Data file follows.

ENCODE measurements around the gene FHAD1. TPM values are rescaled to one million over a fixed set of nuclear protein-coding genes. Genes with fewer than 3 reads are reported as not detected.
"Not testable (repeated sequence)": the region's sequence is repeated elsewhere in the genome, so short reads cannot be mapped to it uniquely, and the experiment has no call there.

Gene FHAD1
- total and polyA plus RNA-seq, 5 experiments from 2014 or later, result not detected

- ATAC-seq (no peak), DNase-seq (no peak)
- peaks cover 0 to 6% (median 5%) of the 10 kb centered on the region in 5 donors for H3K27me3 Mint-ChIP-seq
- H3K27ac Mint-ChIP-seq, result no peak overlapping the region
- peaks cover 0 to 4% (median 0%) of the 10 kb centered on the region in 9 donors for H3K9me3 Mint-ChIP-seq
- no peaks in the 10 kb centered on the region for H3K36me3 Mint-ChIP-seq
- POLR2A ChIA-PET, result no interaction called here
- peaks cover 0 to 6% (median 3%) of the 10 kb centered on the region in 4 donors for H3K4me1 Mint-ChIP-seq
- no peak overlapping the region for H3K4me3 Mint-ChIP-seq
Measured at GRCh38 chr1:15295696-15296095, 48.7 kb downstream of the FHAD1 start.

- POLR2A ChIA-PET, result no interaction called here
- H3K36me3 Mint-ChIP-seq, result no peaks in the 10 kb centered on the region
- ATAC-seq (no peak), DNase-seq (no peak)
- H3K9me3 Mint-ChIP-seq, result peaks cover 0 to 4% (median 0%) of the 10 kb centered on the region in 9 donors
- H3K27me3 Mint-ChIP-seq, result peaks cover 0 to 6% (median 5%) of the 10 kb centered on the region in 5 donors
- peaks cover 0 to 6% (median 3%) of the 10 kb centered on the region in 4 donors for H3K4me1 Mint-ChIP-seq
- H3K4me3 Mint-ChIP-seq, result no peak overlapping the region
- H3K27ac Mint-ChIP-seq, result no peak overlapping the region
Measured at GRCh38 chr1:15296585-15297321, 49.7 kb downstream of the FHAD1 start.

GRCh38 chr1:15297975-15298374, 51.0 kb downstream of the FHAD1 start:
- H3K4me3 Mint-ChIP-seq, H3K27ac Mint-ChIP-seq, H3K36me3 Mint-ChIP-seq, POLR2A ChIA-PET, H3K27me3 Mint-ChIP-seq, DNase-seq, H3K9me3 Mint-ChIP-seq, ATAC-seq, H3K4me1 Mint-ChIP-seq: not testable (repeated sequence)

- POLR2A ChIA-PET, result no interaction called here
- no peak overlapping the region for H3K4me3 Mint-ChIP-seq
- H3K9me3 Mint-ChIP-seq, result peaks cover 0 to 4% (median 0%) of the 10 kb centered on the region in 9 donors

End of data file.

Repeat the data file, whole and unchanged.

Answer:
ENCODE measurements around the gene FHAD1. TPM values are rescaled to one million over a fixed set of nuclear protein-coding genes. Genes with fewer than 3 reads are reported as not detected.
"Not testable (repeated sequence)": the region's sequence is repeated elsewhere in the genome, so short reads cannot be mapped to it uniquely, and the experiment has no call there.

Gene FHAD1
- total and polyA plus RNA-seq, 5 experiments from 2014 or later, result not detected

- ATAC-seq (no peak), DNase-seq (no peak)
- peaks cover 0 to 6% (median 5%) of the 10 kb centered on the region in 5 donors for H3K27me3 Mint-ChIP-seq
- H3K27ac Mint-ChIP-seq, result no peak overlapping the region
- peaks cover 0 to 4% (median 0%) of the 10 kb centered on the region in 9 donors for H3K9me3 Mint-ChIP-seq
- no peaks in the 10 kb centered on the region for H3K36me3 Mint-ChIP-seq
- POLR2A ChIA-PET, result no interaction called here
- peaks cover 0 to 6% (median 3%) of the 10 kb centered on the region in 4 donors for H3K4me1 Mint-ChIP-seq
- no peak overlapping the region for H3K4me3 Mint-ChIP-seq
Measured at GRCh38 chr1:15295696-15296095, 48.7 kb downstream of the FHAD1 start.

- POLR2A ChIA-PET, result no interaction called here
- H3K36me3 Mint-ChIP-seq, result no peaks in the 10 kb centered on the region
- ATAC-seq (no peak), DNase-seq (no peak)
- H3K9me3 Mint-ChIP-seq, result peaks cover 0 to 4% (median 0%) of the 10 kb centered on the region in 9 donors
- H3K27me3 Mint-ChIP-seq, result peaks cover 0 to 6% (median 5%) of the 10 kb centered on the region in 5 donors
- peaks cover 0 to 6% (median 3%) of the 10 kb centered on the region in 4 donors for H3K4me1 Mint-ChIP-seq
- H3K4me3 Mint-ChIP-seq, result no peak overlapping the region
- H3K27ac Mint-ChIP-seq, result no peak overlapping the region
Measured at GRCh38 chr1:15296585-15297321, 49.7 kb downstream of the FHAD1 start.

GRCh38 chr1:15297975-15298374, 51.0 kb downstream of the FHAD1 start:
- H3K4me3 Mint-ChIP-seq, H3K27ac Mint-ChIP-seq, H3K36me3 Mint-ChIP-seq, POLR2A ChIA-PET, H3K27me3 Mint-ChIP-seq, DNase-seq, H3K9me3 Mint-ChIP-seq, ATAC-seq, H3K4me1 Mint-ChIP-seq: not testable (repeated sequence)

- POLR2A ChIA-PET, result no interaction called here
- no peak overlapping the region for H3K4me3 Mint-ChIP-seq
- H3K9me3 Mint-ChIP-seq, result peaks cover 0 to 4% (median 0%) of the 10 kb centered on the region in 9 donors